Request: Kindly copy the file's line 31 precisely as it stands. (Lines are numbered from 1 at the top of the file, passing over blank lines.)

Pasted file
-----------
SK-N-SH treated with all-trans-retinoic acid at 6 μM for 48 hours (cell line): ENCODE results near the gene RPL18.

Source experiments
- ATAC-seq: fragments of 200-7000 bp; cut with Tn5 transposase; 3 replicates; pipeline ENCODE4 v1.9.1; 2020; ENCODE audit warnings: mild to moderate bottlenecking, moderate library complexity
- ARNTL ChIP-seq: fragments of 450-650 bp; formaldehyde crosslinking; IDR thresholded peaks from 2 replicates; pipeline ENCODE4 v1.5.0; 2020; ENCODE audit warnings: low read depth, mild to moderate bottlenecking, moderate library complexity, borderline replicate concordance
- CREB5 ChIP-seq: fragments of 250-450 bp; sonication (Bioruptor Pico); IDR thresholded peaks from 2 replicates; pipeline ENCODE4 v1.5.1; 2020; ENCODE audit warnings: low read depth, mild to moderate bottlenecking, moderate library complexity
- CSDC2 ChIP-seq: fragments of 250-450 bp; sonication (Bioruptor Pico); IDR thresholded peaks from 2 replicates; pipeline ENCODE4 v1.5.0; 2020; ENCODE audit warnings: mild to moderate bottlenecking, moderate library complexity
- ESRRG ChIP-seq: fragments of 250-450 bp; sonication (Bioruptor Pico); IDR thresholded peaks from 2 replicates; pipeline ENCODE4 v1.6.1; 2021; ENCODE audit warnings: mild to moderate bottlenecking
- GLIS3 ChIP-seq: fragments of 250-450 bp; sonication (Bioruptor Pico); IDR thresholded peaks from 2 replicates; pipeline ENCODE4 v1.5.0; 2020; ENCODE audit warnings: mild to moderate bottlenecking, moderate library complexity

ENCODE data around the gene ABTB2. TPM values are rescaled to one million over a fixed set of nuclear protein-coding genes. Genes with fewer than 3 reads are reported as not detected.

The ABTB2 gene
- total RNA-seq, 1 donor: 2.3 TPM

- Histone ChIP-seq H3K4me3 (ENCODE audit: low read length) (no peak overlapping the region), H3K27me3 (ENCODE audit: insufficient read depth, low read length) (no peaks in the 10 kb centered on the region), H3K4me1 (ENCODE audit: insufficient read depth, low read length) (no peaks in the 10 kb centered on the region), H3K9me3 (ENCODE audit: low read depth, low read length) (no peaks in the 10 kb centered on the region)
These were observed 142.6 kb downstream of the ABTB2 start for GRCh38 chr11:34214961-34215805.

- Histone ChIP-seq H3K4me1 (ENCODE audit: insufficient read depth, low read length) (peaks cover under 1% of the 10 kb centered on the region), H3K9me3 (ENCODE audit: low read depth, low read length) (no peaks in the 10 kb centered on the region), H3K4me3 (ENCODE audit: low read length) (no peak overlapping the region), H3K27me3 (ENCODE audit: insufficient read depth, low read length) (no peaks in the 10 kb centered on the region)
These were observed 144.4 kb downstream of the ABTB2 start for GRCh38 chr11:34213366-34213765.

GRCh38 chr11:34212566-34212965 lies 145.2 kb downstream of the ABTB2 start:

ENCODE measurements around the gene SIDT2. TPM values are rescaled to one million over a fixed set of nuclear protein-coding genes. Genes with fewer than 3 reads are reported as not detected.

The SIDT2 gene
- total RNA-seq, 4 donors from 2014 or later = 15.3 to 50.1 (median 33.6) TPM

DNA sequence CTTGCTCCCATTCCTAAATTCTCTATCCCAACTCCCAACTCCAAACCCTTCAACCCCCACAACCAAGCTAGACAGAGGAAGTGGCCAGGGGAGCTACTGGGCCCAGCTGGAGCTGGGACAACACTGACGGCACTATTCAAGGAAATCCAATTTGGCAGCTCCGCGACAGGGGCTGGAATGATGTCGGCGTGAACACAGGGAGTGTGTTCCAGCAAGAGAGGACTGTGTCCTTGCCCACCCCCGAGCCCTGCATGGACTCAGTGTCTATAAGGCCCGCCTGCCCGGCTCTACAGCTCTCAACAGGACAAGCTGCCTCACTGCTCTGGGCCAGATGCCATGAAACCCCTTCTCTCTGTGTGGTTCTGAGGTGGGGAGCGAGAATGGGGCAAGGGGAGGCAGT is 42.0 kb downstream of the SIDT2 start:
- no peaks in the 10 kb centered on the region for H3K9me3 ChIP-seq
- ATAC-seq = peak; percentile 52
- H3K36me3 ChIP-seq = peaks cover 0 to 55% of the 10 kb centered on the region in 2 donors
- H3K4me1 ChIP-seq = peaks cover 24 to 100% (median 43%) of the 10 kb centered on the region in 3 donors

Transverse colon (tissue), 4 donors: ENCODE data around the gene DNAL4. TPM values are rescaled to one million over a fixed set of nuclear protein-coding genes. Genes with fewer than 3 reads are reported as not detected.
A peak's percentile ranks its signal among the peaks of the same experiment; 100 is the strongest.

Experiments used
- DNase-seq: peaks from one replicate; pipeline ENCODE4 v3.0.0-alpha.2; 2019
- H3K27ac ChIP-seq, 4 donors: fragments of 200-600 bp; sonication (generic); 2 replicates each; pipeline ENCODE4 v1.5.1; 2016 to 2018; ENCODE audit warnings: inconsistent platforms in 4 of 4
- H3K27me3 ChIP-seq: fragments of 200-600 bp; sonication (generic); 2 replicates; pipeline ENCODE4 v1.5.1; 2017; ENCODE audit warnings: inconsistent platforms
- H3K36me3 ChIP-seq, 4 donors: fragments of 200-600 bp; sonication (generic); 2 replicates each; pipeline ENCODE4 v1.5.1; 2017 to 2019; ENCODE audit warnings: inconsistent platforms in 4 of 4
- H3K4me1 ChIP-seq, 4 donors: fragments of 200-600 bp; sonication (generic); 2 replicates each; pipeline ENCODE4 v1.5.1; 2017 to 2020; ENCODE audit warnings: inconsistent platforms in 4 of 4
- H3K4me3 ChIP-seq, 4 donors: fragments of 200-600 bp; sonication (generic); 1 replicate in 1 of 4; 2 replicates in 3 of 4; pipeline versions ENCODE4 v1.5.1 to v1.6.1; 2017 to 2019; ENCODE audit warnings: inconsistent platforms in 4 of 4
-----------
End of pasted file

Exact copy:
- H3K36me3 ChIP-seq, 4 donors: fragments of 200-600 bp; sonication (generic); 2 replicates each; pipeline ENCODE4 v1.5.1; 2017 to 2019; ENCODE audit warnings: inconsistent platforms in 4 of 4